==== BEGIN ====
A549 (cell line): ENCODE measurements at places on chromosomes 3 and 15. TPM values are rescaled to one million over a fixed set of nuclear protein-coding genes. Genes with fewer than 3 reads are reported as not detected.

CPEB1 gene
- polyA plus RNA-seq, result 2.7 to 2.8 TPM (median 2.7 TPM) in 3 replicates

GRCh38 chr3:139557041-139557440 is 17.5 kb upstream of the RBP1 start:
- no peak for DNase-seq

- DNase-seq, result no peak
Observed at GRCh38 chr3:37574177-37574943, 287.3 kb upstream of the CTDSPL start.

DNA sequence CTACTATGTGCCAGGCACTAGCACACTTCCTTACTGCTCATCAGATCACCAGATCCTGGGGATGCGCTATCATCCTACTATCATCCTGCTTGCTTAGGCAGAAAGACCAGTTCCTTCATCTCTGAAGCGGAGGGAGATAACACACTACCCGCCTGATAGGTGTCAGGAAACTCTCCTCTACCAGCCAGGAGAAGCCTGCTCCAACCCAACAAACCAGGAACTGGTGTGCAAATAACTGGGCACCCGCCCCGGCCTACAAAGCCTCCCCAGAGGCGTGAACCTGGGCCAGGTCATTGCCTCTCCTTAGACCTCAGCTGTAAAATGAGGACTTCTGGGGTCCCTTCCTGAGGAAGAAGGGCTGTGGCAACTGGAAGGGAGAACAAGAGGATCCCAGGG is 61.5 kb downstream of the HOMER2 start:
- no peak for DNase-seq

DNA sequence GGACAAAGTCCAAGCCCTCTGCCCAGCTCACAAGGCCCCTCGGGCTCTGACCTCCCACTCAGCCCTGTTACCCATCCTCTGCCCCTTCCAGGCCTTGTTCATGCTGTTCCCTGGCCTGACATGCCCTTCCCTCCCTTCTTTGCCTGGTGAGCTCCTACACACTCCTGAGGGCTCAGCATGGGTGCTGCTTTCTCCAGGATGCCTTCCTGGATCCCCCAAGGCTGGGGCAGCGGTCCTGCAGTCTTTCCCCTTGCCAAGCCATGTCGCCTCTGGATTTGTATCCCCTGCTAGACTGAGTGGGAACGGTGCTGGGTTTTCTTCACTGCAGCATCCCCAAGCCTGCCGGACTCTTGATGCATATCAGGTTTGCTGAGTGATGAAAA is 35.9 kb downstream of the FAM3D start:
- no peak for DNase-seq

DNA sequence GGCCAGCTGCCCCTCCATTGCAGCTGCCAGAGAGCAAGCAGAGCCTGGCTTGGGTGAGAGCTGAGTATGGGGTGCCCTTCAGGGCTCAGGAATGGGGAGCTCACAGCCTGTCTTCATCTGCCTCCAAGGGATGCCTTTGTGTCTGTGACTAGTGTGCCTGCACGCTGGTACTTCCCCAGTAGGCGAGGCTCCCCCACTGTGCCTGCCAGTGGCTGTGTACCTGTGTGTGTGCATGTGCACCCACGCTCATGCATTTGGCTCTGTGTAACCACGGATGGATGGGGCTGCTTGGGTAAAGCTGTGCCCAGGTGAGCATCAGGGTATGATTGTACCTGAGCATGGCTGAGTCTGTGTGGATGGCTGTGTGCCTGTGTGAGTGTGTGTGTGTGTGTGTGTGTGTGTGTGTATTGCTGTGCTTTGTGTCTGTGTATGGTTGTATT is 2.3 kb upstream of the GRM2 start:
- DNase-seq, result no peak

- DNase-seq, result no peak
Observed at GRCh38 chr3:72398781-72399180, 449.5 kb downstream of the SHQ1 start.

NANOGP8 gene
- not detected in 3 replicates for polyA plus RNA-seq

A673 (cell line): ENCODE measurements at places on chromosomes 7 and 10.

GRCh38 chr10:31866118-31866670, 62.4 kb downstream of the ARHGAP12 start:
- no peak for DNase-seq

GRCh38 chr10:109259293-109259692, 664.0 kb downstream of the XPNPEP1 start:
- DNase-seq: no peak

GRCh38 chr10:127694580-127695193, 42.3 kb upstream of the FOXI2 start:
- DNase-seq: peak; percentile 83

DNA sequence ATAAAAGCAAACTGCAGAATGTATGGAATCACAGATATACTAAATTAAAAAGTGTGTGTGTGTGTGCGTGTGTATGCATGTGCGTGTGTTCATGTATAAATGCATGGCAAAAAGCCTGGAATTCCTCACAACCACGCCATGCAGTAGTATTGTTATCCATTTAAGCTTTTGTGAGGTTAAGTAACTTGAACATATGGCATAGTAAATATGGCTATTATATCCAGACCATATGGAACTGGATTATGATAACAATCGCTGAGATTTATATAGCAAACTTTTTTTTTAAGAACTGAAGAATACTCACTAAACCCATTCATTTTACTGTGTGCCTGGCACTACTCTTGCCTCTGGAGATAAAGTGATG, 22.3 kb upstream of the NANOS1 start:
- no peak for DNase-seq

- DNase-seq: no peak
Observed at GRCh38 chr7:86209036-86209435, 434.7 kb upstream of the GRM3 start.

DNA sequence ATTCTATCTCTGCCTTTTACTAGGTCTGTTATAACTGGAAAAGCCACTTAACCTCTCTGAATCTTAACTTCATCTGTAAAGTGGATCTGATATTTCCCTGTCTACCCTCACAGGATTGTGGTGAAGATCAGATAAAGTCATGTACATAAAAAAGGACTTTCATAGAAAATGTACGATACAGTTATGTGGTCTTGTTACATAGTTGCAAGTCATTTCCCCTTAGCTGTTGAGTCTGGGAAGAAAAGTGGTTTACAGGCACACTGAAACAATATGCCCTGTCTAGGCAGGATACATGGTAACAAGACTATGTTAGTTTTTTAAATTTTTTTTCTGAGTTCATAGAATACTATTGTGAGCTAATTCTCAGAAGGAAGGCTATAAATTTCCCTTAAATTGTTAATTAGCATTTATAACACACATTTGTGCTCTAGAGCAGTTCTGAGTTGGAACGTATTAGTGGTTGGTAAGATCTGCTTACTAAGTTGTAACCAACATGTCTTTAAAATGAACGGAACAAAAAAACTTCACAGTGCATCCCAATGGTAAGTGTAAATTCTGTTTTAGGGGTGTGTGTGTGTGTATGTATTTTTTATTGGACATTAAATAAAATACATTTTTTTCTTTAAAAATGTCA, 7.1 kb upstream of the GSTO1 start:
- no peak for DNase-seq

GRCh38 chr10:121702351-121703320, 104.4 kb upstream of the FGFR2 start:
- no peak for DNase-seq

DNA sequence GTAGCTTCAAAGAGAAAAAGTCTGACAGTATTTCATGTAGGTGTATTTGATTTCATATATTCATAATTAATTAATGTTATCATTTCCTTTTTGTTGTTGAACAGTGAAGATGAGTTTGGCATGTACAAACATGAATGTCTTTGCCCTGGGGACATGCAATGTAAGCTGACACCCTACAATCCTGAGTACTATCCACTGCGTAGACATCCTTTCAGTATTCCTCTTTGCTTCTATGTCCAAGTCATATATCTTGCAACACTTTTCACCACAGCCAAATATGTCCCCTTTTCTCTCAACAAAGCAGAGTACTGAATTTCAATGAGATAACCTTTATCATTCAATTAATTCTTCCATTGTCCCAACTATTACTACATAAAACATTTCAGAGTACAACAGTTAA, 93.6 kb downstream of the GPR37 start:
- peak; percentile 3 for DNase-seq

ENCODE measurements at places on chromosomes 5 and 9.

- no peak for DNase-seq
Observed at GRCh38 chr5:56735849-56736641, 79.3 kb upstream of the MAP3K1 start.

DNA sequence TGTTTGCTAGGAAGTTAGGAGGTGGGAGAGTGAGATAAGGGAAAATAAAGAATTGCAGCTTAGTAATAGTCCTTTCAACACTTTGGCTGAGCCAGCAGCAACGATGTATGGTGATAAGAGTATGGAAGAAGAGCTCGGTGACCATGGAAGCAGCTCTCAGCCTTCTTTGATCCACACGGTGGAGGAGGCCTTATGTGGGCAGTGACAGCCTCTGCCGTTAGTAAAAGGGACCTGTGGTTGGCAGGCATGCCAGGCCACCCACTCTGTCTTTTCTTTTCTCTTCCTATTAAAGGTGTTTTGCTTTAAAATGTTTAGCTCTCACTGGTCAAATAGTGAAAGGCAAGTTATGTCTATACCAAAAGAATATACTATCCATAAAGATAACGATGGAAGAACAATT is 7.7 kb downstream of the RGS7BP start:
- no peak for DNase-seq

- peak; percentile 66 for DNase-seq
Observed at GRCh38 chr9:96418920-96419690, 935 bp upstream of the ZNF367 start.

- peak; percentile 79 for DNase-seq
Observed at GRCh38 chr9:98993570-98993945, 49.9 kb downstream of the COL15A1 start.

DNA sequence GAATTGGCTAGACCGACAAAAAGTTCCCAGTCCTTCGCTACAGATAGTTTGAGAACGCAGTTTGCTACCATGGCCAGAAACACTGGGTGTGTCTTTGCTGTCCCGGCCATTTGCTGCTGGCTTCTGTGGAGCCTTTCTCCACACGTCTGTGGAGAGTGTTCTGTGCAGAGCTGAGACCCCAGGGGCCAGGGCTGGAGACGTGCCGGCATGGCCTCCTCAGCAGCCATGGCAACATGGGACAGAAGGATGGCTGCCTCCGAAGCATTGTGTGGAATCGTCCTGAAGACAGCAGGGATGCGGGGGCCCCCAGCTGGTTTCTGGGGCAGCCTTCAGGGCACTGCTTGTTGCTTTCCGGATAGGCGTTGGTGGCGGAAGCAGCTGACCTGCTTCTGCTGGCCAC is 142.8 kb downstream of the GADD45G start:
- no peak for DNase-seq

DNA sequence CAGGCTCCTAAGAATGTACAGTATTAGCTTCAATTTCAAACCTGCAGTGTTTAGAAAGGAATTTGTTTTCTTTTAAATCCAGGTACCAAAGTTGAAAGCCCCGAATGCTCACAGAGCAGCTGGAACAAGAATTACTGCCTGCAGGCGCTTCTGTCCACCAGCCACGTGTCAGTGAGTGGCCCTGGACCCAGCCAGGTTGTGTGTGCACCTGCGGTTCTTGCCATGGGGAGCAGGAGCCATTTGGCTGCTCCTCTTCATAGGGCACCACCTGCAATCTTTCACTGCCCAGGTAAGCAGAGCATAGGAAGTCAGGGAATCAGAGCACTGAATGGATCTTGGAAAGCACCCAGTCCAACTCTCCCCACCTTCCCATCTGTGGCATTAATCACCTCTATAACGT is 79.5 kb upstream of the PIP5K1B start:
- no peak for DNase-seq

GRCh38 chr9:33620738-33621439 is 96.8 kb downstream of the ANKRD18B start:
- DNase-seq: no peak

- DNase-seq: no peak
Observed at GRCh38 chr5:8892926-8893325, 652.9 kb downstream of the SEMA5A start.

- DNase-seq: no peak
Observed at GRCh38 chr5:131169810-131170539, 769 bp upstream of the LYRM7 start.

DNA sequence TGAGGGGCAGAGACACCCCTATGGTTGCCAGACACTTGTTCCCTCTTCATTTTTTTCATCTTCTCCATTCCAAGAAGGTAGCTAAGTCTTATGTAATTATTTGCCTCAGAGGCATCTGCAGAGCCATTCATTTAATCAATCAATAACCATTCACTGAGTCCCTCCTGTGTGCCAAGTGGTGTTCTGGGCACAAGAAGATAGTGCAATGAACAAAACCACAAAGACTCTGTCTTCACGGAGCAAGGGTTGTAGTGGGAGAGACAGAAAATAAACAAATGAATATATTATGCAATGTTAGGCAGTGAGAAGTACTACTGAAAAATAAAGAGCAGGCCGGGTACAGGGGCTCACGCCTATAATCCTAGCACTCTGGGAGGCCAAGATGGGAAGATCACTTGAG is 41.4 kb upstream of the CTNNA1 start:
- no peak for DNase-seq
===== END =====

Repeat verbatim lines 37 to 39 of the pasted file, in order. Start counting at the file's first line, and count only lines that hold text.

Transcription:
Observed at GRCh38 chr5:56735849-56736641, 79.3 kb upstream of the MAP3K1 start.

DNA sequence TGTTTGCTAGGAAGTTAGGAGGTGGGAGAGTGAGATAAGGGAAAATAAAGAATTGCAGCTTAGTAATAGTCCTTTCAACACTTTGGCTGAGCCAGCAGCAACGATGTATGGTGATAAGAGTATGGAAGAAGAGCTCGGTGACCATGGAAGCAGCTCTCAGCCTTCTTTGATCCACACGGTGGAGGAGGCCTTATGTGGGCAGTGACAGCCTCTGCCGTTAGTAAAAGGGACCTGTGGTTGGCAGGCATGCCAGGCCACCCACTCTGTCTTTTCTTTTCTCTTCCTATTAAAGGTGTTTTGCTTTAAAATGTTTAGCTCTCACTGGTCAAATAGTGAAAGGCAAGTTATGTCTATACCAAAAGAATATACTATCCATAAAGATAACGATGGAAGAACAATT is 7.7 kb downstream of the RGS7BP start:
- no peak for DNase-seq